Wide sand as empty as a promotional postcard of remote island getaways.
- Huntington preserves numerous town salt-water beaches, and also contains a large state park and a national wildlife preserve. On some unwelcoming weather days in autumn and winter, it is possible to enter a realm of solitude and relative quiet. Distant shores hide suburban development, wide expanses of water shimmer as always, shoreline stretches invitingly abandoned.
- Of course, nothing is absolute. This is one of the most crowded areas on Earth. Usually there is at least one person _ perhaps walking a dog _ somewhere in sight, or a motor boat on the cold waves. Leaf blowers in season echo their distant whine. And too frequently, flight paths from the city airports direct descending jets directly overhead.
- However, compared to other beaches in the developed world, these remain in an almost pristine natural state. No boardwalks or massive high rises or ridiculous mansions. No kites or dune buggies. No tourists or gaggles of school day-outings. It seems almost a crime that such beauty and meditative opportunity is effortlessly available to me.
Reeds are evocative in every season, always beautiful, poignant in autumn.
- Huntington was oriented to maritime activities from its founding in 1643. Boomers think they have lived through whirlwind changes, but such were minor compared to those faced by early colonials. In 1620, Pilgrims fled from religious persecution (including burnings and beheadings) into a cold land almost depopulated of natives (dead from repeated plagues.) In theocratic charge of their own persecutions, Massachusetts Puritans banished many of the tens of thousands who arrived in Boston over the next two decades into Connecticut, Rhode Island, Vermont, Maine, and Long Island.
- Until the 1950’s, the Huntington area remained a rural economy connected to the wider world by water_ exporting lumber to the West Indies, supplying food to New York City, becoming a summer playground for day-tripper casino excursions, Gold Coast estates. After WWII, of course, suburbs grew as people wanted to be near the ocean and sound.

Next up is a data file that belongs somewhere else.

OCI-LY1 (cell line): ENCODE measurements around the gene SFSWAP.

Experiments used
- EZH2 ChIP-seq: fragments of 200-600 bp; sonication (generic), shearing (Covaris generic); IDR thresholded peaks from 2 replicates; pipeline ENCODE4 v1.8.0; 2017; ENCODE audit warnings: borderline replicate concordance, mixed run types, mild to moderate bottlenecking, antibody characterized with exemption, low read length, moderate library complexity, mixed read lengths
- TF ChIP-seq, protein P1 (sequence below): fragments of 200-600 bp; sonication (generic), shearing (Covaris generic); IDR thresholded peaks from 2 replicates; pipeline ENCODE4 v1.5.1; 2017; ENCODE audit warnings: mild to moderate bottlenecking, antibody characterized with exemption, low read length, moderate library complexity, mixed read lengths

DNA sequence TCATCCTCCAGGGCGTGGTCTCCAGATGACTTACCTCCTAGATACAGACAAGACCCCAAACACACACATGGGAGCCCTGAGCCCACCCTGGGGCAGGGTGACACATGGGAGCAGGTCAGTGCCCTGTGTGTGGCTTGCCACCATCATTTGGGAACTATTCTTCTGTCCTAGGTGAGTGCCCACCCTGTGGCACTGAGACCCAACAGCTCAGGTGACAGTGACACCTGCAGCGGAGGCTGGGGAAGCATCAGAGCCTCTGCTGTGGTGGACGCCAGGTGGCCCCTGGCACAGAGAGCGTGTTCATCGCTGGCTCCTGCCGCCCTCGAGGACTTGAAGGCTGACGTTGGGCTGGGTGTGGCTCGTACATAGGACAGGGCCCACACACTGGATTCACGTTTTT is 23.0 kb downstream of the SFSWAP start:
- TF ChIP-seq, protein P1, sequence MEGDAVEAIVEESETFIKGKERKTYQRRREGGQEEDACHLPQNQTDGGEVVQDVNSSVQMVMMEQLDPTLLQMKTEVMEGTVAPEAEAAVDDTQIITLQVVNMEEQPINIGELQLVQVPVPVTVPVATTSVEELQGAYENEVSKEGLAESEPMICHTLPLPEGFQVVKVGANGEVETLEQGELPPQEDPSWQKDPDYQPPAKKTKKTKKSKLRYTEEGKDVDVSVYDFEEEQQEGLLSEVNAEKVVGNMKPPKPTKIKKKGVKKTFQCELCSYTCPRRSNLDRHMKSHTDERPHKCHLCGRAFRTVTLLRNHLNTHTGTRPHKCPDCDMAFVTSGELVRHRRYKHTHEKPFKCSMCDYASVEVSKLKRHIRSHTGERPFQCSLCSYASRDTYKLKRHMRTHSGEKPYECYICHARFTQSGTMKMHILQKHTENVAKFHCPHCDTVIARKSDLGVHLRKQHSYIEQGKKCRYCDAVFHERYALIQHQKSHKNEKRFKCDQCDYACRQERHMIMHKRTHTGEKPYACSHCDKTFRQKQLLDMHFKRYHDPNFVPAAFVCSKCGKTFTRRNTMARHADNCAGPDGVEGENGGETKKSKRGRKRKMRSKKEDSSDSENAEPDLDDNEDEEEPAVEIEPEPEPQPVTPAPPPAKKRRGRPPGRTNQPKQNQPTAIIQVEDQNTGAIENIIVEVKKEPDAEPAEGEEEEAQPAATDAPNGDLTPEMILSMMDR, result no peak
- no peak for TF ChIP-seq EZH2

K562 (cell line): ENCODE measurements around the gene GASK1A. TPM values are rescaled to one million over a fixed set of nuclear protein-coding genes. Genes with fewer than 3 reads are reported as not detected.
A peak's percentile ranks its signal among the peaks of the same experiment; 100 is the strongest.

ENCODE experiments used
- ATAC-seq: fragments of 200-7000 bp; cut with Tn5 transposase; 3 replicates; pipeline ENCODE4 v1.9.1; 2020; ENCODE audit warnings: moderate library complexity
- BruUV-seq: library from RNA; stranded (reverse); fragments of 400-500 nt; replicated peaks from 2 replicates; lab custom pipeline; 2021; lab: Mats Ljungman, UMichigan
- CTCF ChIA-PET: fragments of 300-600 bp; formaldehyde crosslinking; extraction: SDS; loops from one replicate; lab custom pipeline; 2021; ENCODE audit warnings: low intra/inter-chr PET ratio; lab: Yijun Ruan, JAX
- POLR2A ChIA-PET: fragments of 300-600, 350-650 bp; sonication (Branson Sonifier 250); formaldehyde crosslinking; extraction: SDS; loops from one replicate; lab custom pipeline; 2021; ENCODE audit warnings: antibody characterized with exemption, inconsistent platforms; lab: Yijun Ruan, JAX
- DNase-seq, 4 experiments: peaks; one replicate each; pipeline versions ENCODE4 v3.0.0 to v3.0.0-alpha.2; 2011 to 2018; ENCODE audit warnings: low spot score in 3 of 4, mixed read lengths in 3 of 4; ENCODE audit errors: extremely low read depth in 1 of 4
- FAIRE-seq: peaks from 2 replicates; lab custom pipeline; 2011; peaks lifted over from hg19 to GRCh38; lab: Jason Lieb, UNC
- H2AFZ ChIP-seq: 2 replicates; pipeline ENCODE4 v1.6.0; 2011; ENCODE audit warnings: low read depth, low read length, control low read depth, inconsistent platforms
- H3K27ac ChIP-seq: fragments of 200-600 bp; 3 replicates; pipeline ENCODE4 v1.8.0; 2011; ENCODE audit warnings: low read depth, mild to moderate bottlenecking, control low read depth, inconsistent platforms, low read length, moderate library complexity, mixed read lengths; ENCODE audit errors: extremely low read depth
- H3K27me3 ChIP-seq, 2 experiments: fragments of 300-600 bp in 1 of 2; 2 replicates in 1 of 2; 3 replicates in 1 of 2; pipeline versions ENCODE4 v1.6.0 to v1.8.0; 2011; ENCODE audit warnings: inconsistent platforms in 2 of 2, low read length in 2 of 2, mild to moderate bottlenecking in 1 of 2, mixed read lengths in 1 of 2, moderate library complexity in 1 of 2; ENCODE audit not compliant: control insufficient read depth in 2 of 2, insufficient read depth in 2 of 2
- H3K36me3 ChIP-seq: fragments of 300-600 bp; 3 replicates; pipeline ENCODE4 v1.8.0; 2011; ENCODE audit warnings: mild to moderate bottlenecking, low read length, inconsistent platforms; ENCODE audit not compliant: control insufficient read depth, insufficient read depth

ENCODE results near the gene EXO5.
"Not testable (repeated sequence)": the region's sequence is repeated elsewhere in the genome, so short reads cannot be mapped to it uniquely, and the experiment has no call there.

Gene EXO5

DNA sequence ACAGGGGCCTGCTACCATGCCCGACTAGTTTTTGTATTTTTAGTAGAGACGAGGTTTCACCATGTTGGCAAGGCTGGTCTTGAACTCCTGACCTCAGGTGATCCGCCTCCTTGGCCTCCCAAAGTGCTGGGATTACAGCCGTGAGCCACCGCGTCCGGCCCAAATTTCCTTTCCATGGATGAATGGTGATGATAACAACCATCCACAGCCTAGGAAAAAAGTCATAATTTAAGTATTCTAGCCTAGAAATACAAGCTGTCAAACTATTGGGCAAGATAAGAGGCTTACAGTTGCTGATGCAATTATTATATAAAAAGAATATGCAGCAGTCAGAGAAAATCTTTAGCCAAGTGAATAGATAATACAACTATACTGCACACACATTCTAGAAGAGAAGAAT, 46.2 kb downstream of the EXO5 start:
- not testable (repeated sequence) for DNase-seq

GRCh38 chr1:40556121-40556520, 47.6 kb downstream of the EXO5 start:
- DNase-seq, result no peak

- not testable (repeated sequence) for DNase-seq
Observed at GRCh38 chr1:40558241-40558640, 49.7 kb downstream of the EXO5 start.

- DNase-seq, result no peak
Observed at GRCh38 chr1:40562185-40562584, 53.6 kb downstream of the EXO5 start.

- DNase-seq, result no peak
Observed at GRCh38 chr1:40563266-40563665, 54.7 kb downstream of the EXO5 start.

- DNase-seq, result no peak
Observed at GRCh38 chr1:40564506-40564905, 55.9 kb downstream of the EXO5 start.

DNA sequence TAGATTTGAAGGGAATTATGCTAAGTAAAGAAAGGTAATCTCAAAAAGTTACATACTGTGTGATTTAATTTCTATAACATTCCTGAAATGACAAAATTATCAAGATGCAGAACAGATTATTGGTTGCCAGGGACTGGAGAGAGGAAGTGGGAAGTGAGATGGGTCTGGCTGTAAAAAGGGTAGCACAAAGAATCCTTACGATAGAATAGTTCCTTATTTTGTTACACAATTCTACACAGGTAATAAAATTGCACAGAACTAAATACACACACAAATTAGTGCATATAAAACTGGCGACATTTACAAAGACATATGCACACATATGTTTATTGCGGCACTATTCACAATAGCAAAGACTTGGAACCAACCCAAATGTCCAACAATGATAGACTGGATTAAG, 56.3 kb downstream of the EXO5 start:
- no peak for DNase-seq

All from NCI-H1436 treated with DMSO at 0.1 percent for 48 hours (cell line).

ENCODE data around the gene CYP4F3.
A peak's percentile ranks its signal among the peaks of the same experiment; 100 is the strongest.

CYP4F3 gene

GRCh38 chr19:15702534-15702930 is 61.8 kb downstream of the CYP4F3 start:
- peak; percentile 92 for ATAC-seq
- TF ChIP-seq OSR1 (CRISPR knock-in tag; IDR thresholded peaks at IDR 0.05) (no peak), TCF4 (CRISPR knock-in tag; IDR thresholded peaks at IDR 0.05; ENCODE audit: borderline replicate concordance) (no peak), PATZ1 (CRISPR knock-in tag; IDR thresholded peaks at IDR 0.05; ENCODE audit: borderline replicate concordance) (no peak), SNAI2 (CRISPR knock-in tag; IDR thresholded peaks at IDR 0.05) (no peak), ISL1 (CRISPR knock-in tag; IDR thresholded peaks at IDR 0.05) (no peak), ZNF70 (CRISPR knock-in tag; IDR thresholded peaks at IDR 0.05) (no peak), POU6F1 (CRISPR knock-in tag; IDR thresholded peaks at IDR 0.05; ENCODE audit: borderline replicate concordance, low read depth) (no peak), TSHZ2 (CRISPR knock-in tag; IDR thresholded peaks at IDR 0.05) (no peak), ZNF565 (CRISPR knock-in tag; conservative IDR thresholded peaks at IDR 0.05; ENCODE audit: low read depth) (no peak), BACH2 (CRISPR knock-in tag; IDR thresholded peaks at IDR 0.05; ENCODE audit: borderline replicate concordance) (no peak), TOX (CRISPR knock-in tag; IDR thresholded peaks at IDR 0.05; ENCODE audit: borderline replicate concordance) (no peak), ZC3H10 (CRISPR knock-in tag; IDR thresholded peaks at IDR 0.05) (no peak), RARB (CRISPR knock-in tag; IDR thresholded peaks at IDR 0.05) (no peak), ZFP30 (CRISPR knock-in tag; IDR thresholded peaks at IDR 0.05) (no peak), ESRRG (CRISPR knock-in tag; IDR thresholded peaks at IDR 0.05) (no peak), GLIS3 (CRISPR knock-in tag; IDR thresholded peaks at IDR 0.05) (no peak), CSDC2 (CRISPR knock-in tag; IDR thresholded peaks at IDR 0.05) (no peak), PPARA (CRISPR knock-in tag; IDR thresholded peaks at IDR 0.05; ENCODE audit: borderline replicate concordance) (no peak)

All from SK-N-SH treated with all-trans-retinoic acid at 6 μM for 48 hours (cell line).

- And now, a pleasant place indeed. Many old mansions and their grounds are now public areas. Many early industrial sites like brickyards or boatyards have become public beaches. Marshes and wetlands, once used to grow salt hay, are forbidden to new construction. Much seems to have been preserved, and on a dreary day at Target Rock one can almost feel transported back to the seventeenth century.
I’m not yet adjusted to a remarkably frigid gusty north wind.
- All this, probably futile. I realize I am one of the last generations who will be able to walk such beaches, which will be underwater in the not too distant future. Disastrous storms will make inland living far more attractive than terrors of the coast. Almost anything may happen, and almost none of it appears to be good.
- When I was young, I worried about nuclear war. When older mused on bleak certainty of a universe dying in a few billion years no matter what I did. Now there are other worries and concerns. Nuclear war held off for a while, perhaps climate change will be less drastic than feared. The end of the universe has dramatically shrunk from billions of years to a (personal) decade or so _ if I am lucky.
- In the meantime, a walk on an autumn beach on a drizzly day is a treat not to be missed. I need not fly anywhere, spend money, nor miss the comforts of home later to rest my weary legs. All the glory of existence amid wonders of nature are near at hand, and still available if I only make an effort.